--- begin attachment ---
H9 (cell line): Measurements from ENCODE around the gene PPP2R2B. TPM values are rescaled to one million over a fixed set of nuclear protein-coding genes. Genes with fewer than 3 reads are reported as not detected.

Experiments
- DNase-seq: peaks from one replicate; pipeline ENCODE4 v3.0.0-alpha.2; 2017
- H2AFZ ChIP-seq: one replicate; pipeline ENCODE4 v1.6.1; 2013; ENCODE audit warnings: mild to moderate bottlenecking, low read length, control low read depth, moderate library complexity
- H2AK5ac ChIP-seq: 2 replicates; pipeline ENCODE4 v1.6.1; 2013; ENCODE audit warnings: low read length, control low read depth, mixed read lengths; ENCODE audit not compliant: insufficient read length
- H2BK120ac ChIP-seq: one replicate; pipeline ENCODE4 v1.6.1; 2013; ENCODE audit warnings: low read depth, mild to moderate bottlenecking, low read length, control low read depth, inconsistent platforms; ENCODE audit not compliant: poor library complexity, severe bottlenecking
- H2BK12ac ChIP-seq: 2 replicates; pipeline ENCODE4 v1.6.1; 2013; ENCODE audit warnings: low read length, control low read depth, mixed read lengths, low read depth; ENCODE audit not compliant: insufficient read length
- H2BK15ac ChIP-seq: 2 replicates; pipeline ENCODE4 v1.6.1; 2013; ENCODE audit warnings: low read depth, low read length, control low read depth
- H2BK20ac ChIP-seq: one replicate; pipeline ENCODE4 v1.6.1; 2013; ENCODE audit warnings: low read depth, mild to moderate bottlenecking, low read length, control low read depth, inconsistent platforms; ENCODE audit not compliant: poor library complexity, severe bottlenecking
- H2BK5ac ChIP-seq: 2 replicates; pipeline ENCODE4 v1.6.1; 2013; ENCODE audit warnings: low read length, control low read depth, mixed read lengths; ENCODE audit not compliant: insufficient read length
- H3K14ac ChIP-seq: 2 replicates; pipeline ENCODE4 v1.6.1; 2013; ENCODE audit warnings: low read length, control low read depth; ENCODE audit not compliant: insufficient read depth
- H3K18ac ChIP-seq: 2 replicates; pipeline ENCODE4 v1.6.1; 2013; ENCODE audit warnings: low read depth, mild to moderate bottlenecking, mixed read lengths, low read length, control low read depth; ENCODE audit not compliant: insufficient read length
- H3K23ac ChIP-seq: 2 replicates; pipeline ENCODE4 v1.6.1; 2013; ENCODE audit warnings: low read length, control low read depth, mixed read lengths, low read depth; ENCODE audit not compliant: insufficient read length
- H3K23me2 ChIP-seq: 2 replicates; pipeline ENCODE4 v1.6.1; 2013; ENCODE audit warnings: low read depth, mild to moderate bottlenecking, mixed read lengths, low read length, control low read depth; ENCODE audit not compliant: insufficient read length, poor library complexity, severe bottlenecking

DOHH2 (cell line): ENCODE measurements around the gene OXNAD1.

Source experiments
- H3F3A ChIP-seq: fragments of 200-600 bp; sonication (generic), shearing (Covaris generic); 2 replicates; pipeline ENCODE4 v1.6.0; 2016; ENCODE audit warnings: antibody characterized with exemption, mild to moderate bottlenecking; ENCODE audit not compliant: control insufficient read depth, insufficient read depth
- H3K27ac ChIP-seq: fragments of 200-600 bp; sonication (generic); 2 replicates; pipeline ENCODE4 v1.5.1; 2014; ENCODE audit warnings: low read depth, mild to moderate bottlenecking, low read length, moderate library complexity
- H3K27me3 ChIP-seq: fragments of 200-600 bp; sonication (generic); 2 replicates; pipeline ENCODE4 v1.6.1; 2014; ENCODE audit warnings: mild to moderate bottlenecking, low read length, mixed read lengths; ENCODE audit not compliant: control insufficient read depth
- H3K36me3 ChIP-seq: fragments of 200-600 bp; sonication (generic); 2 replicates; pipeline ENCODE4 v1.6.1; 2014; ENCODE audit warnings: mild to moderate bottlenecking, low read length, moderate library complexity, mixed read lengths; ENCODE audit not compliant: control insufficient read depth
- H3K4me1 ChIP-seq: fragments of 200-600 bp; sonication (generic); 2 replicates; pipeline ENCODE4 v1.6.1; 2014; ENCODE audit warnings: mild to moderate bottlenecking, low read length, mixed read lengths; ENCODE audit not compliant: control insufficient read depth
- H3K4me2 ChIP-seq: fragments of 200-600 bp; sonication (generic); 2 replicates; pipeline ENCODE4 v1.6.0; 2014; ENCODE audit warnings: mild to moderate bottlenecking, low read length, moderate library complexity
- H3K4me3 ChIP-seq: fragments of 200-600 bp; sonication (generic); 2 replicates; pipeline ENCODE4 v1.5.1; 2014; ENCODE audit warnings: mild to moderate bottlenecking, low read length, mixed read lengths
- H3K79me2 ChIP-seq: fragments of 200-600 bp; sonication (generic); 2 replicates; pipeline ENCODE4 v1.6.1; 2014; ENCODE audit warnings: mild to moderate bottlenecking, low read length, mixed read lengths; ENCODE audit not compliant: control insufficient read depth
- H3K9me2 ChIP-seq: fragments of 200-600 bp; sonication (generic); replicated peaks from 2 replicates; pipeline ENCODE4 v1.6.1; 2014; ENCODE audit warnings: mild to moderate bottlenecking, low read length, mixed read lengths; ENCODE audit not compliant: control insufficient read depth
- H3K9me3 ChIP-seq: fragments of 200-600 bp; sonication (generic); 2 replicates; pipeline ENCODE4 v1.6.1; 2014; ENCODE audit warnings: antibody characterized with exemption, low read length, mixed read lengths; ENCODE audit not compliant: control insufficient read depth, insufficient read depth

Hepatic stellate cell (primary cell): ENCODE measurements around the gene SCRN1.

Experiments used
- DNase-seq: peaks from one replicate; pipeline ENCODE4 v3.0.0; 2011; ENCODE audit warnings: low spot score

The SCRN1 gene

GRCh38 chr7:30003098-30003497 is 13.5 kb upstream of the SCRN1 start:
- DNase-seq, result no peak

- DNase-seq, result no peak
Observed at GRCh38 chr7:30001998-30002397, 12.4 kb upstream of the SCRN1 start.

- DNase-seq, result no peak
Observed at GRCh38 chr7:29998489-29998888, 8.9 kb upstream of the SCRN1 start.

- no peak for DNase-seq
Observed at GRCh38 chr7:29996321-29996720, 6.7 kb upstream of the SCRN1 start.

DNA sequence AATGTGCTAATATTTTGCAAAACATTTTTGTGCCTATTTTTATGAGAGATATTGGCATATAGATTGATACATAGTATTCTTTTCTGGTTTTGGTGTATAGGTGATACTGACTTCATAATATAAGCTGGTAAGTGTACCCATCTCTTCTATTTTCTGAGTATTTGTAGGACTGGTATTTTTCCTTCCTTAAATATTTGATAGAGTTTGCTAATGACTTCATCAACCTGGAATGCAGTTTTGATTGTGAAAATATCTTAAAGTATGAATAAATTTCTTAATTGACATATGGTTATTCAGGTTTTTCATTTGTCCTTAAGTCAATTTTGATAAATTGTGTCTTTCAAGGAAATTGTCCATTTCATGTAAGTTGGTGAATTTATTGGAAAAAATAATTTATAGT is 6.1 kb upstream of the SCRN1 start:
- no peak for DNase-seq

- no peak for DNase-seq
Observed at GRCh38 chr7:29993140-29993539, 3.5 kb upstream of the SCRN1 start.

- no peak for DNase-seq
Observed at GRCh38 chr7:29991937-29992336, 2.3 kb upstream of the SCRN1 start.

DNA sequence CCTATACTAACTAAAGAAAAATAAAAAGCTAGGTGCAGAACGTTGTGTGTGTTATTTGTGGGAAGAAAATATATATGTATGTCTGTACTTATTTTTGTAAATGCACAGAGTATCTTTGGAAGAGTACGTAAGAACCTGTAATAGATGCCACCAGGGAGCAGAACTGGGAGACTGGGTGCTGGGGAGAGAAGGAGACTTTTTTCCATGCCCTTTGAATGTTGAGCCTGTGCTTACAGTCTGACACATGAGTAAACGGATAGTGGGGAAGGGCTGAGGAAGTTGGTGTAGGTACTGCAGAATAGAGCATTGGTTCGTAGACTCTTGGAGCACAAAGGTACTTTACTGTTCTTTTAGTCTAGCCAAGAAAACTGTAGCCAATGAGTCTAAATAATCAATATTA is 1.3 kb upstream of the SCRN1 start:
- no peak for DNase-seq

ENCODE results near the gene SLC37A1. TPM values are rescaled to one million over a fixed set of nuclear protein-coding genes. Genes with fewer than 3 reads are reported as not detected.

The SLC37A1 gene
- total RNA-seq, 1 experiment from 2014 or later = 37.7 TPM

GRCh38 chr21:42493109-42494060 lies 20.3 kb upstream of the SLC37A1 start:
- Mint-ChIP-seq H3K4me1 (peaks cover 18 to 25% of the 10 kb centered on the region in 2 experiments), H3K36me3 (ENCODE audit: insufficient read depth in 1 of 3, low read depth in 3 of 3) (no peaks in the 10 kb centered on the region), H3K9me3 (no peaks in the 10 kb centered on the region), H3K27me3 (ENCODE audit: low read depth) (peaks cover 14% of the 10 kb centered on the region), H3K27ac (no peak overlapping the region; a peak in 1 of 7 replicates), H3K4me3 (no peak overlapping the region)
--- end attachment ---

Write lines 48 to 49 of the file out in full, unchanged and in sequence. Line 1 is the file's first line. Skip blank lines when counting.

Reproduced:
The SLC37A1 gene
- total RNA-seq, 1 experiment from 2014 or later = 37.7 TPM